New Study: How Social Sharing Dominates SEO Ranking Factors

New Study: Social Sharing Now Dominates SEO Ranking FactorsThe latest research by search analytics provider Searchmetrics proves compelling evidence of what we’ve known for a while: search engine ranking positions are influenced as much if not more by social signals than by traditional forms of SEO.

The gap between social media, content marketing and SEO has been closing fast over the last couple of years, but it’s now at a point where anyone remotely interested in their website ranking anywhere on Google needs to take the sharing of engaging content through social networks extremely seriously. The graphic below shows what ranking factors well-positioned pages in Google’s SERPs have in common.

New Study: Social Sharing Now Dominates SEO Ranking FactorsFor me, a few things stand out.

First, Google +1s, Facebook interactions, tweets and shares on Pinterest are becoming increasingly vital in achieving good ranking positions. So much so, in fact, that aside from backlinks and basic SEO strategy, they should now pretty much lead the way in SEO strategy. Google is on a mission to make search dependent on genuine human factors and, understandably, it is placing social signals at the top of its priority list. So to rank well, websites must start to focus on quality content that people want to share through their networks.

Second, the often-stated mantra of SEO professionals of ‘keywords, keywords, keywords’ could become redundant. The use of keywords in domain names, URLs and H tags is less influential now than it was in last year’s Searchmetrics study, implying that, just as in the case of ‘backlinks, backlinks, backlinks’, this form of optimisation is relatively less important than natural language linking. Do use keywords in your content, but don’t expect them to drive rankings on their own merit.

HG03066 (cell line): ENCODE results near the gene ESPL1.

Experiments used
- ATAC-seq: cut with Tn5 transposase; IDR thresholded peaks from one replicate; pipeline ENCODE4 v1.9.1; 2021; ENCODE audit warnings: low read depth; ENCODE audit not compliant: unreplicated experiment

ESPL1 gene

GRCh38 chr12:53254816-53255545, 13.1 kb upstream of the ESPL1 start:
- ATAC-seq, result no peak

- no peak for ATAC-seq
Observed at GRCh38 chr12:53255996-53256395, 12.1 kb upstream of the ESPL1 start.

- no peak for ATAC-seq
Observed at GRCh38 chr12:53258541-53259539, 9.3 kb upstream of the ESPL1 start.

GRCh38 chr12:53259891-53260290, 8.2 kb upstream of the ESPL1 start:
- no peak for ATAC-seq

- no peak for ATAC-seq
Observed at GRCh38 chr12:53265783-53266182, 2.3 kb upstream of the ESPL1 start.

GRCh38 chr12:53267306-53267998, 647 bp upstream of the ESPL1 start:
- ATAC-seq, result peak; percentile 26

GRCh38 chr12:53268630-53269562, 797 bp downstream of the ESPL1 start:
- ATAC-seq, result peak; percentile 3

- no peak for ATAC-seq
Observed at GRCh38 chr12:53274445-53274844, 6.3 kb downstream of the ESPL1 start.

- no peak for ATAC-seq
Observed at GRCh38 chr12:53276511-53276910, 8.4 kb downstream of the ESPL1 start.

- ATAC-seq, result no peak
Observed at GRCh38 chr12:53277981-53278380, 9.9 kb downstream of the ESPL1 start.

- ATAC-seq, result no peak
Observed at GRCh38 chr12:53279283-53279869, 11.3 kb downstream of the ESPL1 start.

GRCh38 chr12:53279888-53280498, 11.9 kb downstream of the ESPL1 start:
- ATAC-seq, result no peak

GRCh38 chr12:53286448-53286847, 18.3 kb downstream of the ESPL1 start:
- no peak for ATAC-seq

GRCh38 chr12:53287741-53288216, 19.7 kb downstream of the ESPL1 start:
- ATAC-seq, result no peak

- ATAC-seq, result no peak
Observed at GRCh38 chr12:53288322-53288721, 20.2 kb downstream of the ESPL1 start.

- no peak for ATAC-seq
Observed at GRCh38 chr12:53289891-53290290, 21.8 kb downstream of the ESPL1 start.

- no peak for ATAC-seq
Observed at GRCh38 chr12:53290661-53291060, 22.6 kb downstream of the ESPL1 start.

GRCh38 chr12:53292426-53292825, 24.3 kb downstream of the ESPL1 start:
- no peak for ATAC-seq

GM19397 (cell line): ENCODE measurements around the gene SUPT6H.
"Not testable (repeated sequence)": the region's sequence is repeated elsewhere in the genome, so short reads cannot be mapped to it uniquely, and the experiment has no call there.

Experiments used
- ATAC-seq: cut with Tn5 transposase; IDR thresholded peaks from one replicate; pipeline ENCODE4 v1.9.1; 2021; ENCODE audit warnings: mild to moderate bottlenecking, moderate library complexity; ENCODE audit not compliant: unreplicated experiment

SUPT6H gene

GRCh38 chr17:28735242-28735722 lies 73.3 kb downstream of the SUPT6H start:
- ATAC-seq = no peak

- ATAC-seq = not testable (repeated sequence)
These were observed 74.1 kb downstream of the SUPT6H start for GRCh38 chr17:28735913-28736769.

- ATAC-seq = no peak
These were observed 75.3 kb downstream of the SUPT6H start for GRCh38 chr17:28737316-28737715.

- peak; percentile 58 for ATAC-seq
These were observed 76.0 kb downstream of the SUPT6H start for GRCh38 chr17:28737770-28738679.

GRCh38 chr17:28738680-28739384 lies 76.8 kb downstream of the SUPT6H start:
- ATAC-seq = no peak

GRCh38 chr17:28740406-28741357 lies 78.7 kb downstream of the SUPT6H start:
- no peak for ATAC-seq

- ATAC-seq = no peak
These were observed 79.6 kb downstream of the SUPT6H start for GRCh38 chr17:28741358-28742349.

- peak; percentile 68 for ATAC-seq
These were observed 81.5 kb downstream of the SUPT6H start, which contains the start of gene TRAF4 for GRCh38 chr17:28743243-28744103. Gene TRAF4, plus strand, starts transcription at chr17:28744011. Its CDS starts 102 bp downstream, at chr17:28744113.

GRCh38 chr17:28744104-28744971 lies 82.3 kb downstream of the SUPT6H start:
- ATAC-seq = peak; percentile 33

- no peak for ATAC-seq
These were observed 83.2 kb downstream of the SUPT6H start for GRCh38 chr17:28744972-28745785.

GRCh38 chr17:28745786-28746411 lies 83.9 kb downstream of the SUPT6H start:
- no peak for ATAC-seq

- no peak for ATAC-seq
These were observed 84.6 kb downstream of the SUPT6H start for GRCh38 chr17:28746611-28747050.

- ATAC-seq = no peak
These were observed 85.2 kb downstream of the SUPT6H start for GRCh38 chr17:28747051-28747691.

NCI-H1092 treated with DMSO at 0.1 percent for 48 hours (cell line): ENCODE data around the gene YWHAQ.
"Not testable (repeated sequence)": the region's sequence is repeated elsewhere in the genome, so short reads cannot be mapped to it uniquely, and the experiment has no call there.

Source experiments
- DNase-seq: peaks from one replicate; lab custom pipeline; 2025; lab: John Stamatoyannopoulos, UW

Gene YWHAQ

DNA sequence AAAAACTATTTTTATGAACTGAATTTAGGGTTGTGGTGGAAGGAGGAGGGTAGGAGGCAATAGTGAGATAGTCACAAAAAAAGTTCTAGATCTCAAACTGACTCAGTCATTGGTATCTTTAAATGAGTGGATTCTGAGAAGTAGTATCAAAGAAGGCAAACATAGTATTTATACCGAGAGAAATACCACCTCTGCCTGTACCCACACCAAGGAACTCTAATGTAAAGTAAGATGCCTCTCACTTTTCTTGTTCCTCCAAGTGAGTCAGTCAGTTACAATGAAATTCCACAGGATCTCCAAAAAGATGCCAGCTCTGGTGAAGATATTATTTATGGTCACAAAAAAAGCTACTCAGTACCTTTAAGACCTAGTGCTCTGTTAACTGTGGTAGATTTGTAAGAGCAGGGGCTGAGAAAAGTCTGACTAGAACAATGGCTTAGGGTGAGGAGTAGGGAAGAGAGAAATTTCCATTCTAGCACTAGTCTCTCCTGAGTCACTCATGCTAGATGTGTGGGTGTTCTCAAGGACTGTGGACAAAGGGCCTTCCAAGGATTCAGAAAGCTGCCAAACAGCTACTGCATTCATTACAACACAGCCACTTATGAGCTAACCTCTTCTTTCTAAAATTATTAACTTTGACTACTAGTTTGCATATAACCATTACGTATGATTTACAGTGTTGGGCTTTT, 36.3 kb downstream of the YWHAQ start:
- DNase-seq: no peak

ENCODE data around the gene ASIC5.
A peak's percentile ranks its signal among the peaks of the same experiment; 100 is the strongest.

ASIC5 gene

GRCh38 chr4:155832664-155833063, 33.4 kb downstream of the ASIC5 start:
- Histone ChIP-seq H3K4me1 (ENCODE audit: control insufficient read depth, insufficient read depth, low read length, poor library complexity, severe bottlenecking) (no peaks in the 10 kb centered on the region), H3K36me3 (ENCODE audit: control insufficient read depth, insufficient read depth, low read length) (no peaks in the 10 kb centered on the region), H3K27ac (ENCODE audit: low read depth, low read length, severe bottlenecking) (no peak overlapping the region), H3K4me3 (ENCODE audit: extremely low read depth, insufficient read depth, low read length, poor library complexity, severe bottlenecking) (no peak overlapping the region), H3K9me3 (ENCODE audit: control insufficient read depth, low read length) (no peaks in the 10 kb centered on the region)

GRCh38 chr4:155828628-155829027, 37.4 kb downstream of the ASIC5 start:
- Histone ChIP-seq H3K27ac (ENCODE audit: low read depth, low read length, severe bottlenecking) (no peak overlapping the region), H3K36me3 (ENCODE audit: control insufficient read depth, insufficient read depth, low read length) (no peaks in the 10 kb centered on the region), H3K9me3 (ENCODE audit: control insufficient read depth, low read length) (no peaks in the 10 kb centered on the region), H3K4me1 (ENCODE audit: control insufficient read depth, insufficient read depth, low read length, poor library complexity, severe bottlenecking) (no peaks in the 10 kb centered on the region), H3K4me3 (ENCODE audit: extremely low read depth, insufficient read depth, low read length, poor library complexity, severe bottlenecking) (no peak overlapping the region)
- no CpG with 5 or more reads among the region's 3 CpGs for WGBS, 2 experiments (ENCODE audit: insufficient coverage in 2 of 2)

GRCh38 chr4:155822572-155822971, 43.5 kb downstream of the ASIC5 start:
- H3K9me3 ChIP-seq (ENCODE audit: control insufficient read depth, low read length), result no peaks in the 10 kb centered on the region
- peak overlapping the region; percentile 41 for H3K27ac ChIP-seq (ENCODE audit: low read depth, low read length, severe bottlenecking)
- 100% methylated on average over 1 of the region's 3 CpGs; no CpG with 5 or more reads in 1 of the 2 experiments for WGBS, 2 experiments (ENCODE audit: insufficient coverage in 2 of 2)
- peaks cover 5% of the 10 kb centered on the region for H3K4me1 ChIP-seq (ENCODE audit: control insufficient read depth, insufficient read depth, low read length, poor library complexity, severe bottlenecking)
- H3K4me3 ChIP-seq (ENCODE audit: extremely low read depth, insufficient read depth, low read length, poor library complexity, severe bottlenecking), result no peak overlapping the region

Third, backlinks are the one ‘traditional’ SEO factor that remains significantly influential. Searchmetrics’ study fails to spell out the quality of backlinks in addition to the quantity, but it’s very, very safe to assume that when looking at the number of backlinks, quality must be taken into account. The days of healthy backlink profiles including 1000 link farms in Armenia are well and truly over.

In SEO terms, quality content shared through social networks rules.

The Searchmetrics study looked at 300,000 websites, 10,000 keywords and billions of backlinks and social shares. Correlations were calculated using Spearman’s rank correlation coefficient. You can download the full study here.

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Posted by Paul Sutton

  • charliesaidthat

    Careful! This is a correlation study.

    It does not prove influence. In fact the reason it is shared might be because people found it at the top of Goog and shared it. 😉

    It is an interesting study – but also has been interesting in SEO circles as some of the stats like “Keyword in Page Titles” has a correlation of 0, only because they ALL have that, not that it isn’t important.

    Very very easy to take this data way out of context.

    • Paul Sutton

      Not sure I get your drift, Charlie. The study assesses the correlation between which sites (within the study) rank highly in Google and which factors they have in their favour. It’s therefore entirely reasonable to say that the most common factors are ‘more likely’ to have an affect on SEO. More to the point though, it compares the relative importance of different factors TO EACH OTHER. That doesn’t mean, like you say, that keywords are not important, but it does mean that social signals are relatively more important.

  • Sean McGinnis

    What Charlie said.

  • Paul Sutton